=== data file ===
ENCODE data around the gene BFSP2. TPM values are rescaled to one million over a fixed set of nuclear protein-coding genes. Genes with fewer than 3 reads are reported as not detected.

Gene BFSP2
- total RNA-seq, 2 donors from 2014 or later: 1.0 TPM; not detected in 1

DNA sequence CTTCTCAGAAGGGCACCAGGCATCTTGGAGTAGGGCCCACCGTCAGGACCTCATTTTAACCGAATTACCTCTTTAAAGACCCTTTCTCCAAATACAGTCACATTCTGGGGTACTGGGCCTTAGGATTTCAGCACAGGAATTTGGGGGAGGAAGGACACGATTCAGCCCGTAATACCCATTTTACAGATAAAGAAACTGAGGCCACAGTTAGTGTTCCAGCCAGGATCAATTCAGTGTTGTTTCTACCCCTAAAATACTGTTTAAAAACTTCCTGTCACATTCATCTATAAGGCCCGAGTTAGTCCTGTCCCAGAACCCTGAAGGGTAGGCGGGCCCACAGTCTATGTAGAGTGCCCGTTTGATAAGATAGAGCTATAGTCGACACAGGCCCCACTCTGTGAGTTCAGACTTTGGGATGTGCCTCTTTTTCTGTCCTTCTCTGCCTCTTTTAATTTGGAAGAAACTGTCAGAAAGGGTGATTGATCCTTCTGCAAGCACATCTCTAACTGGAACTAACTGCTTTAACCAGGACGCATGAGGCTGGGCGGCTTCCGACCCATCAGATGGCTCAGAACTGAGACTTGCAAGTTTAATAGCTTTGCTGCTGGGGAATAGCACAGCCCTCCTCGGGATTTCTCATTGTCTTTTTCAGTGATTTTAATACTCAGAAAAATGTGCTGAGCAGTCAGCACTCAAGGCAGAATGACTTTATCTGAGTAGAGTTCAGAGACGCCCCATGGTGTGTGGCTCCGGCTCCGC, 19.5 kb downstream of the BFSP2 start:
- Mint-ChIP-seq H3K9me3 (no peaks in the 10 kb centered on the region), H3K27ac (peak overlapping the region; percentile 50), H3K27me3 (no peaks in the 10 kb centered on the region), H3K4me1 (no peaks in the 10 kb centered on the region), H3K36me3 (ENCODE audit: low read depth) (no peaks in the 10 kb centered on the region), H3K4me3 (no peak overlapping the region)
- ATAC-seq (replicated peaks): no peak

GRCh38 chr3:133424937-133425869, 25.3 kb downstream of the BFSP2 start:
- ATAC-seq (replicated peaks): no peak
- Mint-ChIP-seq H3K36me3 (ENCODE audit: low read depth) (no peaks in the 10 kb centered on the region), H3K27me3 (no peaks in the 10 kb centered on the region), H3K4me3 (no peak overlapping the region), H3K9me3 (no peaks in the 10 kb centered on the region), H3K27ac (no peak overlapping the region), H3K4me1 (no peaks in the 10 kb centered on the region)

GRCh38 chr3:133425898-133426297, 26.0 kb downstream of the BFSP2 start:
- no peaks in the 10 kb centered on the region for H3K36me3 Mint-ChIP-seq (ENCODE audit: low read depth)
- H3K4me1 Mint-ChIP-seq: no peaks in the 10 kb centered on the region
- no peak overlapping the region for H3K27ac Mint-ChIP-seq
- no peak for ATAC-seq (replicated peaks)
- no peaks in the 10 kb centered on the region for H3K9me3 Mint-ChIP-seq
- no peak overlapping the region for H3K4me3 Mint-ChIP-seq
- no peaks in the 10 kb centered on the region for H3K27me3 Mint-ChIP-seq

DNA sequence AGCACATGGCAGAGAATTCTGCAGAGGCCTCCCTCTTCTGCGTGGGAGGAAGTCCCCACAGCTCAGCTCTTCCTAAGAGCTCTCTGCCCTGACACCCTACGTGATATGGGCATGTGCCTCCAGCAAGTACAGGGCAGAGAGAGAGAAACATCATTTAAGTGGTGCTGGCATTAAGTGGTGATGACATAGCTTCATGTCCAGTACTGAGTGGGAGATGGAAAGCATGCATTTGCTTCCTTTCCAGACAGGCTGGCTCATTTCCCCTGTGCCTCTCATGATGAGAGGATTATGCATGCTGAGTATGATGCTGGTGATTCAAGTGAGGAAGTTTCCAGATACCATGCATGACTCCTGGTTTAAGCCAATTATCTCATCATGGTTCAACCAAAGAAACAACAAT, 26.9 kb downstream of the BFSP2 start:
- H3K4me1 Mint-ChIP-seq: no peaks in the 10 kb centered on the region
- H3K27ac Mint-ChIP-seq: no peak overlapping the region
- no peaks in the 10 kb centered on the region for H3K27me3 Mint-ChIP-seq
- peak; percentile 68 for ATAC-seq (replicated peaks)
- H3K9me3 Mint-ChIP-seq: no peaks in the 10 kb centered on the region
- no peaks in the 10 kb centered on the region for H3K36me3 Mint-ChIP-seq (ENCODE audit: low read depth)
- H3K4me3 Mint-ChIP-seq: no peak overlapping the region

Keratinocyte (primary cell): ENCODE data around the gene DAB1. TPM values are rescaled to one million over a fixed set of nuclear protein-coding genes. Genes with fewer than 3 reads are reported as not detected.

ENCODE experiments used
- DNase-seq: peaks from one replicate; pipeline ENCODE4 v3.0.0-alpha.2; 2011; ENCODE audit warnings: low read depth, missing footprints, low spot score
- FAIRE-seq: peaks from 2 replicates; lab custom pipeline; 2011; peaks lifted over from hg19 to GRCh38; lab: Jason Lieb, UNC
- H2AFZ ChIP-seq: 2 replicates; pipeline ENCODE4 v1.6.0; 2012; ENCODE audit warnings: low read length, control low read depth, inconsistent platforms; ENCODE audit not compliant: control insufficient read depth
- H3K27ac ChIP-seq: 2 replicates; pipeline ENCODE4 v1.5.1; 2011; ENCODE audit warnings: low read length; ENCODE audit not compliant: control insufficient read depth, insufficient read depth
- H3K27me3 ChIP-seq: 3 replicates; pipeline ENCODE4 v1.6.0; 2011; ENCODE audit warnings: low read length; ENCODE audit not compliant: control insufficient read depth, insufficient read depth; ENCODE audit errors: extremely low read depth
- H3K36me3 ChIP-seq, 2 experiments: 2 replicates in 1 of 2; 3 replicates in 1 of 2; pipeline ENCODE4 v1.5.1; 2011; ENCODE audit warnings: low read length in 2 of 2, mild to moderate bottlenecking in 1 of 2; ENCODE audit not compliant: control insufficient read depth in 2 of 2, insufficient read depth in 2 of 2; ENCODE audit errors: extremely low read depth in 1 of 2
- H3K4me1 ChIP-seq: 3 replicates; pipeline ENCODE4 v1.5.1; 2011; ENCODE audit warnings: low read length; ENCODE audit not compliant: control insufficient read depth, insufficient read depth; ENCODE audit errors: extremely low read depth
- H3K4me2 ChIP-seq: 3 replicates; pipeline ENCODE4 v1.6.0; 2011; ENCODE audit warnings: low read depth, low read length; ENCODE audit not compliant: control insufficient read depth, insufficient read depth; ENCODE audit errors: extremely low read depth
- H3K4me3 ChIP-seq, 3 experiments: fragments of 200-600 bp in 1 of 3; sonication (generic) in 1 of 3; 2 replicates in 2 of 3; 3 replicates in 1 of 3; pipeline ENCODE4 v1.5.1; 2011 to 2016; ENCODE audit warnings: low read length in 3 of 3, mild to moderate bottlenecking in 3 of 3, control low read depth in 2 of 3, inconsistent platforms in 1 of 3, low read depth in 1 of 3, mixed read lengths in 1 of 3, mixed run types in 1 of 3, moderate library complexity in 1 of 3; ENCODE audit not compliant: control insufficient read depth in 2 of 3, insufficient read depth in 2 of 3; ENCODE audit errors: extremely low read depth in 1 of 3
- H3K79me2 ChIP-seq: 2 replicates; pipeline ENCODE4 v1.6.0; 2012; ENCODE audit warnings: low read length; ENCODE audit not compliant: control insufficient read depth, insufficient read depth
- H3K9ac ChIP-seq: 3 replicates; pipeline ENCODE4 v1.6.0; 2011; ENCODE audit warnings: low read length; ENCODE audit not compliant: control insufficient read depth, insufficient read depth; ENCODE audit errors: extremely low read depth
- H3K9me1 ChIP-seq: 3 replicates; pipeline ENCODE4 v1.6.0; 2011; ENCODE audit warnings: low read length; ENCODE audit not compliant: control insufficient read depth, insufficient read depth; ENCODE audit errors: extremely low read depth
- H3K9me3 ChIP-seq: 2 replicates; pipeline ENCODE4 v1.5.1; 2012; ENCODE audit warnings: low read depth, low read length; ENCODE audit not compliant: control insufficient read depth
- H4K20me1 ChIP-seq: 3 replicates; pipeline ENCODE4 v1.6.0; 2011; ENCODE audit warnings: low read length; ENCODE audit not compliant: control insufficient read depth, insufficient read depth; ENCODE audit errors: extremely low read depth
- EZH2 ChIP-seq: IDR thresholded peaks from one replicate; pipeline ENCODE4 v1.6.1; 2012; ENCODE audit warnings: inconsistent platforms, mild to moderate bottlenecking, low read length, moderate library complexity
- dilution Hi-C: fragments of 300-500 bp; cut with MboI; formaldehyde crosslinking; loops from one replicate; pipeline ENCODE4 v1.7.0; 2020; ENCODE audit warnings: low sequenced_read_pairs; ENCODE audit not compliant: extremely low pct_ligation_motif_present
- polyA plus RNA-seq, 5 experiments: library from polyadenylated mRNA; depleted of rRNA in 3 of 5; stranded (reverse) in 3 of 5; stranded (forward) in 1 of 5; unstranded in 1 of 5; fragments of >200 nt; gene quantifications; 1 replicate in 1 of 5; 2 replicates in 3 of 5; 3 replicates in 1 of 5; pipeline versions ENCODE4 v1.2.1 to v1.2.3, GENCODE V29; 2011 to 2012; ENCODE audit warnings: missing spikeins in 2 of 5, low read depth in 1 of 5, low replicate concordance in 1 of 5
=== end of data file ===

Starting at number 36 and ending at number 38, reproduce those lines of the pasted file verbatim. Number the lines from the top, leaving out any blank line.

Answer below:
- H3K4me3 ChIP-seq, 3 experiments: fragments of 200-600 bp in 1 of 3; sonication (generic) in 1 of 3; 2 replicates in 2 of 3; 3 replicates in 1 of 3; pipeline ENCODE4 v1.5.1; 2011 to 2016; ENCODE audit warnings: low read length in 3 of 3, mild to moderate bottlenecking in 3 of 3, control low read depth in 2 of 3, inconsistent platforms in 1 of 3, low read depth in 1 of 3, mixed read lengths in 1 of 3, mixed run types in 1 of 3, moderate library complexity in 1 of 3; ENCODE audit not compliant: control insufficient read depth in 2 of 3, insufficient read depth in 2 of 3; ENCODE audit errors: extremely low read depth in 1 of 3
- H3K79me2 ChIP-seq: 2 replicates; pipeline ENCODE4 v1.6.0; 2012; ENCODE audit warnings: low read length; ENCODE audit not compliant: control insufficient read depth, insufficient read depth
- H3K9ac ChIP-seq: 3 replicates; pipeline ENCODE4 v1.6.0; 2011; ENCODE audit warnings: low read length; ENCODE audit not compliant: control insufficient read depth, insufficient read depth; ENCODE audit errors: extremely low read depth